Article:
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December 2, 2016
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Computers today are so complex and opaque that a user cannot know everything occurring
within the system. Most efforts toward computer security have focused on securing software.
However, software security techniques implicitly assume correct execution by the
underlying system, including the hardware. Securing these systems has been challenging
due to their complexity and the proportionate attack surface they present during their design,
manufacturing, deployment, and operation. Ultimately, the user’s trust in the system
depends on claims made by each party supplying the system’s components.
This dissertation presents the Containment Architecture with Verified Output (CAVO)
model in recognition of the reality that existing tools and techniques are insufficient to secure
complex hardware components in modern computing systems. Rather than attempt
to secure each complex hardware component individually, CAVO establishes trust in hardware
using a single, simple, separately manufactured component, called the Sentry. The
Sentry bridges a physical gap between the untrusted system and its external interfaces and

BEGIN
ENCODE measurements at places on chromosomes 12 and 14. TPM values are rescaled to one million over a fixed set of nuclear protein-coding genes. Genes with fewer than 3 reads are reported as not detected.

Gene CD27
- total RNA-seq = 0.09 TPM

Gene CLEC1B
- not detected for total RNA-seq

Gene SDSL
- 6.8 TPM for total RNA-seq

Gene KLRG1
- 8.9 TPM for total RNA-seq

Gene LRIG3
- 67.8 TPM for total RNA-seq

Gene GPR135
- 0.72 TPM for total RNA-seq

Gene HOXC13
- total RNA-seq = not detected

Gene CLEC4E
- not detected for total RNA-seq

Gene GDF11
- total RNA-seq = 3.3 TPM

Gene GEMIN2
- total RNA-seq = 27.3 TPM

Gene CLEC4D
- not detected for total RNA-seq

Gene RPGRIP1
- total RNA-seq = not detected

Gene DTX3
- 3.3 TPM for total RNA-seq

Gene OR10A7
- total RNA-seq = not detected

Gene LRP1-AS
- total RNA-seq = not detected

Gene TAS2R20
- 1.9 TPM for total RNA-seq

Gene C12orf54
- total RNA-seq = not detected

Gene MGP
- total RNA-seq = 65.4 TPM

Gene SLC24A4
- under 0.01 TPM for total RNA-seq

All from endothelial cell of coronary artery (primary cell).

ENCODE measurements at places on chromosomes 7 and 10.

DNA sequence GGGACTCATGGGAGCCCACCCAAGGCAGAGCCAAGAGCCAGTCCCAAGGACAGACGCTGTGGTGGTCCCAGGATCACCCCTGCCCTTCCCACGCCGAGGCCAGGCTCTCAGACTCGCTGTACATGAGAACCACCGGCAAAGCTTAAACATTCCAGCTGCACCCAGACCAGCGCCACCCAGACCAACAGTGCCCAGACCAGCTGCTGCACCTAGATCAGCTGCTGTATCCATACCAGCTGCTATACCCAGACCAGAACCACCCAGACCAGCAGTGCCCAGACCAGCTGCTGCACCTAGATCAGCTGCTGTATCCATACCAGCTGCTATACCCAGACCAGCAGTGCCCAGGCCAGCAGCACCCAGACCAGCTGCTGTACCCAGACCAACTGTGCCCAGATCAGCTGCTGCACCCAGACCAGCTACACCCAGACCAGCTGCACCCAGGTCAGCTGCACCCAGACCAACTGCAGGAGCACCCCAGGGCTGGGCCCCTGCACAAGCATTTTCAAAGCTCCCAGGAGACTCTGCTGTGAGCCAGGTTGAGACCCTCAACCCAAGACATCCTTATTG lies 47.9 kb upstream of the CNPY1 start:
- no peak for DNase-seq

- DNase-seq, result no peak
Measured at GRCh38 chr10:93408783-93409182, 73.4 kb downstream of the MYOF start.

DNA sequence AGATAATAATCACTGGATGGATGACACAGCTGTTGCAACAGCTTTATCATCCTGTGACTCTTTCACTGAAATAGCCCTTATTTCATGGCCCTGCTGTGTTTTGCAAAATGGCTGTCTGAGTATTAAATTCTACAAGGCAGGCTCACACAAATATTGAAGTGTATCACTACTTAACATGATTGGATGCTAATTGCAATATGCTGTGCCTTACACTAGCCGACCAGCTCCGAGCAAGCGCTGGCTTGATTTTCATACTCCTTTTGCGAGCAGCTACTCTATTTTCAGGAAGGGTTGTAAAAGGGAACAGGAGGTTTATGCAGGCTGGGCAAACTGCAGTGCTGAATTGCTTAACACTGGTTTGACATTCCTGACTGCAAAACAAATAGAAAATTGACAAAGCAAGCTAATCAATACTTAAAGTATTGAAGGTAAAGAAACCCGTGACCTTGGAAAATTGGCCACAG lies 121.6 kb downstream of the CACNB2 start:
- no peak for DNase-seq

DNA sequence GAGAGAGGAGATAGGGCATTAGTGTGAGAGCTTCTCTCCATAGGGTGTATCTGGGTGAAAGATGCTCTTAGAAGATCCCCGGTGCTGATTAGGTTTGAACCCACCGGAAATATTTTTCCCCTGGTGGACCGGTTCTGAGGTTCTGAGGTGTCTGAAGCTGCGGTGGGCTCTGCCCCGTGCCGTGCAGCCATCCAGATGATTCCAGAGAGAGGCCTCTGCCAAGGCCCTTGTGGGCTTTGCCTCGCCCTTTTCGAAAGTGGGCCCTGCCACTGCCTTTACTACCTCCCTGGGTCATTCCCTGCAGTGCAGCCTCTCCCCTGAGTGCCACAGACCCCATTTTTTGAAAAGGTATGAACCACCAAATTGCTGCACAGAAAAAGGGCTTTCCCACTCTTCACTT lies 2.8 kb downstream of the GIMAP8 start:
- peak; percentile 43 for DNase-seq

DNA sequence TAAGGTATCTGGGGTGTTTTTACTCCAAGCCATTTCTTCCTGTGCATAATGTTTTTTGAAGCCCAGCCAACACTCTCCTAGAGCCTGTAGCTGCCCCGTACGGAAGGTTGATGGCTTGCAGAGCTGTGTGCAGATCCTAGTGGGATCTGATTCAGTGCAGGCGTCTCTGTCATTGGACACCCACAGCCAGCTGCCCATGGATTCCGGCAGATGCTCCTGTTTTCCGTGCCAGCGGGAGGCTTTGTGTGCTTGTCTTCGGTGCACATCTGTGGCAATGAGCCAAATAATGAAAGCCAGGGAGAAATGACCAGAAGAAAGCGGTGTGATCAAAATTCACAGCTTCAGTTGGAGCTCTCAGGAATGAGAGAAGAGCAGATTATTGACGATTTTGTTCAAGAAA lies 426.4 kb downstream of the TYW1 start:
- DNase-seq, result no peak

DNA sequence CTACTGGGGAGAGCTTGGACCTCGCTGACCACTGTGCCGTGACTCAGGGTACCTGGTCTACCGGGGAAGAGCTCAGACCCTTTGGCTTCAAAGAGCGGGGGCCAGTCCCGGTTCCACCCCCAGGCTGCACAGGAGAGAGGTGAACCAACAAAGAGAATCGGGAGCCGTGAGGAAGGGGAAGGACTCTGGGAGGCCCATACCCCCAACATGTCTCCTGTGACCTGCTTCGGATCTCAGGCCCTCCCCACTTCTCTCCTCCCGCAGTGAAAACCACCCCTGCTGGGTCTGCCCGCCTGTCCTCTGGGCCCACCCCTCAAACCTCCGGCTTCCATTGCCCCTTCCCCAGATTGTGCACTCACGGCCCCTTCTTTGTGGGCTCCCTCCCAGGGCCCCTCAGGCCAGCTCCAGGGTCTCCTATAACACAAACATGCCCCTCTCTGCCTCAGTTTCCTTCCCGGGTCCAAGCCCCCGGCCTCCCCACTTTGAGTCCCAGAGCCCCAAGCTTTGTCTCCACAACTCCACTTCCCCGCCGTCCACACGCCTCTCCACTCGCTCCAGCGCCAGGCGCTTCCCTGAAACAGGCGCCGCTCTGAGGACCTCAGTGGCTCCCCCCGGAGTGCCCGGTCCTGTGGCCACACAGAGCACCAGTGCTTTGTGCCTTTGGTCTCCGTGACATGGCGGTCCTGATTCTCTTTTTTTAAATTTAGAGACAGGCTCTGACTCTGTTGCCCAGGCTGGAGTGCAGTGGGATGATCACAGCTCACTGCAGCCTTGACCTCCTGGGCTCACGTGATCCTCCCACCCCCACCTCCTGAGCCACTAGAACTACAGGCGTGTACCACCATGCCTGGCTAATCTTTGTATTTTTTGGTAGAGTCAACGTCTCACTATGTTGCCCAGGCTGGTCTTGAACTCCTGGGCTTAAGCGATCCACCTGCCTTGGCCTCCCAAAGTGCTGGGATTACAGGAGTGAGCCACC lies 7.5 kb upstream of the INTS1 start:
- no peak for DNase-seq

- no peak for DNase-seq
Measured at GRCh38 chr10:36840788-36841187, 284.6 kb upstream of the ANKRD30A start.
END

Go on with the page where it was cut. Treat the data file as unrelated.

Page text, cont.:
contains the effects of malicious behavior by untrusted system components before the external
manifestation of any such effects. Thus, only the Sentry and the physical gap must
be secured in order to assure users of the containment of malicious behavior. The simplicity
and pluggability of CAVO’s Sentry enable suppliers and consumers to take additional
measures to secure it, including formal verification, supervised manufacture, and supply
chain diversification.
This dissertation also presents TrustGuard—the first prototype CAVO design—to demonstrate
the feasibility of the CAVO model. TrustGuard achieves containment by only allowing
the communication of correctly executed results of signed software. The Sentry in
TrustGuard leverages execution information obtained from the untrusted processor to enable
efficient checking of the untrusted system’s work, even when the Sentry itself is simpler
and much slower than the untrusted processor. Simulations show that TrustGuard can
guarantee containment of malicious hardware components with a geomean of 8.5% decline
in the processor’s performance, even when the Sentry operates at half the clock frequency
of the complex, untrusted processor.

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